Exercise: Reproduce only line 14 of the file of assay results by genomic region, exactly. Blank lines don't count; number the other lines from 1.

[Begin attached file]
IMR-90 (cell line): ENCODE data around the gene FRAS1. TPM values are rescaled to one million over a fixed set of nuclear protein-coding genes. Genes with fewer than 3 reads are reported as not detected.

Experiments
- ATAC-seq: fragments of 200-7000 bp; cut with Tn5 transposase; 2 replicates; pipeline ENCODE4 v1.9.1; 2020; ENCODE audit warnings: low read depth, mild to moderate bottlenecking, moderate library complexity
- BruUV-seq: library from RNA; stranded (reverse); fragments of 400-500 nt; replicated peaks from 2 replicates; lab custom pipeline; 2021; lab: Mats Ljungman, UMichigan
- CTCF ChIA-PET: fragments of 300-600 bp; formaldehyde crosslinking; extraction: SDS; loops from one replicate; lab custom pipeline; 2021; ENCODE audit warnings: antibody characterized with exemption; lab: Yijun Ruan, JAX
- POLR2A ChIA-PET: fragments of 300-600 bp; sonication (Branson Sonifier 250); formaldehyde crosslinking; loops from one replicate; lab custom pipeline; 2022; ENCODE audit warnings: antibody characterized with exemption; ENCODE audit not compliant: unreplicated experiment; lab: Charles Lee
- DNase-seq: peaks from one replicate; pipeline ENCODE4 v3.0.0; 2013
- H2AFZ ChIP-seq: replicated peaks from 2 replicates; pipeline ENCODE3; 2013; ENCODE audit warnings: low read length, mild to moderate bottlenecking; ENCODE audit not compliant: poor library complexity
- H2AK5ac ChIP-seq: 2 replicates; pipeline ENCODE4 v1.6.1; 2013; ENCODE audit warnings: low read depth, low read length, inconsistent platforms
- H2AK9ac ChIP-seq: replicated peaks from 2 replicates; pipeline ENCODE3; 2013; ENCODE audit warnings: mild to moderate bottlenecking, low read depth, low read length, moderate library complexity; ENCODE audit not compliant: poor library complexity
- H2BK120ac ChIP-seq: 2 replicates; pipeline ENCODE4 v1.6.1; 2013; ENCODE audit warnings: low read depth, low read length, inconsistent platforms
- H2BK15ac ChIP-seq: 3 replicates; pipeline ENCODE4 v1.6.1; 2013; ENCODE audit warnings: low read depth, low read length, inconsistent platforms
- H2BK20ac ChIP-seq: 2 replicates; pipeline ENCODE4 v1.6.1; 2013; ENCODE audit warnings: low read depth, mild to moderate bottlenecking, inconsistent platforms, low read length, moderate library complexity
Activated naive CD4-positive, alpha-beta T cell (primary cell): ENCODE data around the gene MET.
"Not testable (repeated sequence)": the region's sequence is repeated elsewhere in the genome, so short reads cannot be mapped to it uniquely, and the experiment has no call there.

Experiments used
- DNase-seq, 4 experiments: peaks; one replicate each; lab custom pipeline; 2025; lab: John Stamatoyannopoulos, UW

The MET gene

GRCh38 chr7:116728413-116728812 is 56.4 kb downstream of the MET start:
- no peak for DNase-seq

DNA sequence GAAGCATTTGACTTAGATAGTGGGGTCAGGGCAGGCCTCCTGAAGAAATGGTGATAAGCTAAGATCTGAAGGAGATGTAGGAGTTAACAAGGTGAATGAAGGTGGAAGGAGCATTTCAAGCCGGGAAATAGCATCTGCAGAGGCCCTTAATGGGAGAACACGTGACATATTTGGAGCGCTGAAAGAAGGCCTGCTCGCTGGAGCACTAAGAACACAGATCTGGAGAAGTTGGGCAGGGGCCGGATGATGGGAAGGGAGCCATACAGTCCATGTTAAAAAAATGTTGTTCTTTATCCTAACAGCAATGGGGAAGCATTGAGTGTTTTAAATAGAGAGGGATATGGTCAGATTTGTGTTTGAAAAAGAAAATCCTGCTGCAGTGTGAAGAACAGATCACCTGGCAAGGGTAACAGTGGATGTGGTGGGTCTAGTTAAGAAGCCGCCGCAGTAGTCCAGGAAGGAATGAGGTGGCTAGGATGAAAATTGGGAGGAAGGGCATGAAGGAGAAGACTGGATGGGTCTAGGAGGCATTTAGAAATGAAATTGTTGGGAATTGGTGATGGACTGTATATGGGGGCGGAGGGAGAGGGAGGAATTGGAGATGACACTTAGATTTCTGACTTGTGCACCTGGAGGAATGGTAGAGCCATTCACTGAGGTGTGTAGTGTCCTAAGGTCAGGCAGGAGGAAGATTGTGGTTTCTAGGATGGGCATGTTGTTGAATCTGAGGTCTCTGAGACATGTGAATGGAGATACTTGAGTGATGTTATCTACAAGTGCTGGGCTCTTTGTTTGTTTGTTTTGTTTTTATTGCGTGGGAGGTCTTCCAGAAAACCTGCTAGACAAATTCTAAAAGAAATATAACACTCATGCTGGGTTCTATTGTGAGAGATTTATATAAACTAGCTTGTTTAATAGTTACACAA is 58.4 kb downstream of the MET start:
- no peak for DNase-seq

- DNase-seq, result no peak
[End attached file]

Activated naive CD4-positive, alpha-beta T cell (primary cell): ENCODE data around the gene MET.